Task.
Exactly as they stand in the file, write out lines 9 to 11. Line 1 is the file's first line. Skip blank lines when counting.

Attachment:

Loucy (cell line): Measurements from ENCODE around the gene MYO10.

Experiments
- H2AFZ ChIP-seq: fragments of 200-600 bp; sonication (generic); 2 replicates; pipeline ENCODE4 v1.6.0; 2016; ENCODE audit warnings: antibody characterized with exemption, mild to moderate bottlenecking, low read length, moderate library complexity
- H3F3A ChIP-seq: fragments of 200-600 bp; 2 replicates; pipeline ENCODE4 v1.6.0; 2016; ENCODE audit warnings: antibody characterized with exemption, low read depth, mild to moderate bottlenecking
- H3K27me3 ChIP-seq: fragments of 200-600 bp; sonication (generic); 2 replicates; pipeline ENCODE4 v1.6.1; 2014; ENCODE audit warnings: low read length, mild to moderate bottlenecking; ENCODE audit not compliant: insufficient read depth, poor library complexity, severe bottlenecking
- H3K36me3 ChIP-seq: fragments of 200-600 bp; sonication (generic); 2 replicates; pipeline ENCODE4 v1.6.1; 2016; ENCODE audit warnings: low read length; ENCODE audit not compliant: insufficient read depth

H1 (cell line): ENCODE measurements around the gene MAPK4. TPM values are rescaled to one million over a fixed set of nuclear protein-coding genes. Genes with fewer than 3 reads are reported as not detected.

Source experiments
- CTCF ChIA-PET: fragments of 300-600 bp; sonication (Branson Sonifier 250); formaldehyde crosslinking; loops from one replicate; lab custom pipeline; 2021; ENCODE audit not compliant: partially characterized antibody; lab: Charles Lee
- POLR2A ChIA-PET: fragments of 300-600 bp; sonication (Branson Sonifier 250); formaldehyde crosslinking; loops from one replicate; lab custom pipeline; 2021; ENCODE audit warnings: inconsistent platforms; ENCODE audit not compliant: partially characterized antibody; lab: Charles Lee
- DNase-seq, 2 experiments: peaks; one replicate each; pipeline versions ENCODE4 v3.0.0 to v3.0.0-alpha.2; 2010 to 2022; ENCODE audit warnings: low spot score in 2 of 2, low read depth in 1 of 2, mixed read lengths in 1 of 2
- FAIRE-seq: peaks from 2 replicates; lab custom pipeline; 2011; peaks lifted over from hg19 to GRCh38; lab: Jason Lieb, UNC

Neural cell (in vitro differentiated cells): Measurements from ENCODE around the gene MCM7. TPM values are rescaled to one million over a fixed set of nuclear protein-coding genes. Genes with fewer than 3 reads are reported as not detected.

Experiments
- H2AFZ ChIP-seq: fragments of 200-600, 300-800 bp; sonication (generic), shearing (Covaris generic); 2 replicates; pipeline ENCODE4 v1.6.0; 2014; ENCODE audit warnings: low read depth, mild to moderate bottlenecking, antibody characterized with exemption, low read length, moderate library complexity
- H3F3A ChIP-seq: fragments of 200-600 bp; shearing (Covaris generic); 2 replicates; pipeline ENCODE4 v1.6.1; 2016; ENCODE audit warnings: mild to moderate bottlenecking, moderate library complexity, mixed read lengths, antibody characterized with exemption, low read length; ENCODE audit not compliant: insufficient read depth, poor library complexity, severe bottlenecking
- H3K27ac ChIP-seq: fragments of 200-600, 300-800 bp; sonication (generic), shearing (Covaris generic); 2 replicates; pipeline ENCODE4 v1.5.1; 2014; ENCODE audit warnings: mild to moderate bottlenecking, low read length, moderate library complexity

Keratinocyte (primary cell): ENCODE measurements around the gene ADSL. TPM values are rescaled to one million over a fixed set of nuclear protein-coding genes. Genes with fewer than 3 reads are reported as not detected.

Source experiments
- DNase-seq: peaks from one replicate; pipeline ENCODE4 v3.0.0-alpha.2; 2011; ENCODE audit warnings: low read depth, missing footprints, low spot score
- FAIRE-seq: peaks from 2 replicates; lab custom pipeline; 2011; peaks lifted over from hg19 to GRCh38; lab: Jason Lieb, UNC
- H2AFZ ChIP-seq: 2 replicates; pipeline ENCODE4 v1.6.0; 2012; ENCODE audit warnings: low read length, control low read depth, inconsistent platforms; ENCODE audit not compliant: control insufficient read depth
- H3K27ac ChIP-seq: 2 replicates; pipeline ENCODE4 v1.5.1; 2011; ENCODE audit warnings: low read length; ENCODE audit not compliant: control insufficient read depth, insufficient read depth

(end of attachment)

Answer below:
- CTCF ChIA-PET: fragments of 300-600 bp; sonication (Branson Sonifier 250); formaldehyde crosslinking; loops from one replicate; lab custom pipeline; 2021; ENCODE audit not compliant: partially characterized antibody; lab: Charles Lee
- POLR2A ChIA-PET: fragments of 300-600 bp; sonication (Branson Sonifier 250); formaldehyde crosslinking; loops from one replicate; lab custom pipeline; 2021; ENCODE audit warnings: inconsistent platforms; ENCODE audit not compliant: partially characterized antibody; lab: Charles Lee
- DNase-seq, 2 experiments: peaks; one replicate each; pipeline versions ENCODE4 v3.0.0 to v3.0.0-alpha.2; 2010 to 2022; ENCODE audit warnings: low spot score in 2 of 2, low read depth in 1 of 2, mixed read lengths in 1 of 2